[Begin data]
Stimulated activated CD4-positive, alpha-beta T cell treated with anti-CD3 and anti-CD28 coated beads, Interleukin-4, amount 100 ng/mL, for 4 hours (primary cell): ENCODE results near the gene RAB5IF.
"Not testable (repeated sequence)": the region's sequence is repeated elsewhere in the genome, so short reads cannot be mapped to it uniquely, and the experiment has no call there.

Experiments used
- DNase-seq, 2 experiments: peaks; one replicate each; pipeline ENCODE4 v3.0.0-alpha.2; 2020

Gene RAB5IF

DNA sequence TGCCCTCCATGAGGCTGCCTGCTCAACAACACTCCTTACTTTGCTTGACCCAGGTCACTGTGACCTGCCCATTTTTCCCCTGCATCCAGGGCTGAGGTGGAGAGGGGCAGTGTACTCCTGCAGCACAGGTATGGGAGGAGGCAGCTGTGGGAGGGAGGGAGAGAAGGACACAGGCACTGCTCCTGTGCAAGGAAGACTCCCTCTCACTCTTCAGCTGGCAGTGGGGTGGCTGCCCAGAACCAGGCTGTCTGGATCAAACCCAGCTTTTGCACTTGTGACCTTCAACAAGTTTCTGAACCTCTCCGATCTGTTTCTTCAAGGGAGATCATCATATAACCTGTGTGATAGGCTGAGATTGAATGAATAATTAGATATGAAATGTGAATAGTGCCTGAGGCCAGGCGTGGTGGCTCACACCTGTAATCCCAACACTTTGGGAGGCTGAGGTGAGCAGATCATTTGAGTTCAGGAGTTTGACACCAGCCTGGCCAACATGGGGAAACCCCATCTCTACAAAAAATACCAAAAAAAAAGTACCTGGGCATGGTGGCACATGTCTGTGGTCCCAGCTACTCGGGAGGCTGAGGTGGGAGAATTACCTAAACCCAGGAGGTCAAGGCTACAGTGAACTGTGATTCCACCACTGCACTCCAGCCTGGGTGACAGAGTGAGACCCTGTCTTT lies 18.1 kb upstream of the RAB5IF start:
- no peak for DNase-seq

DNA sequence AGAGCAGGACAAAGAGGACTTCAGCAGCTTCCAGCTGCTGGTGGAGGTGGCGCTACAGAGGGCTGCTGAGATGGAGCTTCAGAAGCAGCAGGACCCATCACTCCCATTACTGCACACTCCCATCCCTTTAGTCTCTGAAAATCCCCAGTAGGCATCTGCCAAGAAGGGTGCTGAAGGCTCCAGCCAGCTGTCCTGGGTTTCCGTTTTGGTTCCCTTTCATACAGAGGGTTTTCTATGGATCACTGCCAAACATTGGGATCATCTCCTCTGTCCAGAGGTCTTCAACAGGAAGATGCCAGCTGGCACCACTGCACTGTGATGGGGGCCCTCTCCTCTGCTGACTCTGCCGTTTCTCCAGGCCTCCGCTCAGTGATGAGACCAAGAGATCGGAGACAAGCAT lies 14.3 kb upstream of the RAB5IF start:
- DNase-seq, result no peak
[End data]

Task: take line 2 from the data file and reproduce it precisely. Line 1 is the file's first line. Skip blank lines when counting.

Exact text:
"Not testable (repeated sequence)": the region's sequence is repeated elsewhere in the genome, so short reads cannot be mapped to it uniquely, and the experiment has no call there.